Gravedigger Volume 1: Hot Women, Cold Cash (2015)
A fortuitous tweet in my timeline on Friday night afforded me the opportunity to buy Gravedigger Volume 1: Hot Women, Cold Cash for the bargain price of £2.50, over at Comixology. I’ve been aware of this film noir inspired comic series for a while but simply hadn’t gotten around to doing the right thing and supporting its creators Christopher Mills and Rick Burchett. Having now corrected this error I can now confidently state that Gravedigger thoroughly deserves all the plaudits it’s garnered of late. It’s been a while since a comic has grabbed my attention in this way and offered a thoroughly immersive experience.
Volume 1 contains both parts of the 2015 story The Predators as well as the 2004 tale, The Scavengers. Both adventures centre on career thief and professional criminal “Gravedigger” McCrae; a hard, ruthless and calculating man with a weakness for the ladies and cold cash. The Predators finds McCrae in Florida for some rest and relaxation. When he wakes up next to the dead body of local mobster’s daughter he has to look to his wits to avoid both hired killers and the local wildlife. The Scavengers finds McCrae hired to plan a weapons heist and cutting a side deal with a femme fatale. Multiple double crosses lead to a desert showdown with no good outcomes.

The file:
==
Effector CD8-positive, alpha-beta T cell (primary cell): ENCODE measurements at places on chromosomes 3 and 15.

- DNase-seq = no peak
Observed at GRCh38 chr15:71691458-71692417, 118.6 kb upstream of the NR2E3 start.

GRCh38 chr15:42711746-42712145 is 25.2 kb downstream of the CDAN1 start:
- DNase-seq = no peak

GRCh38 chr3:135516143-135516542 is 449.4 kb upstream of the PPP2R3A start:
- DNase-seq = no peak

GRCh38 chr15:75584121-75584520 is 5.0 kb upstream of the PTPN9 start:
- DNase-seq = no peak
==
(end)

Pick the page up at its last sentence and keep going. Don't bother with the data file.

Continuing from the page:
What makes Gravedigger so compelling are its broad horizontal canvases and lean black and white art style. Rick Burchett’s artwork is tonally right, providing sufficient detail and pacing without getting bogged down in superfluous embellishment. Christopher Mills’ dialogue is very direct and he does a great deal with only a little. Both stories speak for themselves, yet there is depth and substance despite the lean and mean approach. It is clear that Burchett and Mills understand both the medium and the genre the story is set in. Gravedigger is aimed at a mature and savvy audience.
If you like the wise cracking, hardboiled literary thriller genre as well as the anti-hero driven crime movies of seventies, then Gravedigger has all that you need. It exudes atmosphere, menace and wry humour. The stories are concise and perfectly paced. If only Hollywood could make movies as classy as this. As for the Lee Marvin vibe that clearly runs through Gravedigger, what more can I say than it just works. McCrae even speaks his lines in Marvin’s sardonic tones when I’m reading. It’s a sublime embellishment. Therefore Gravedigger definitely gets the Contains Moderate Peril seal of approval (for what it’s worth) and I look forward to Gravedigger Volume 2, as soon as it becomes available.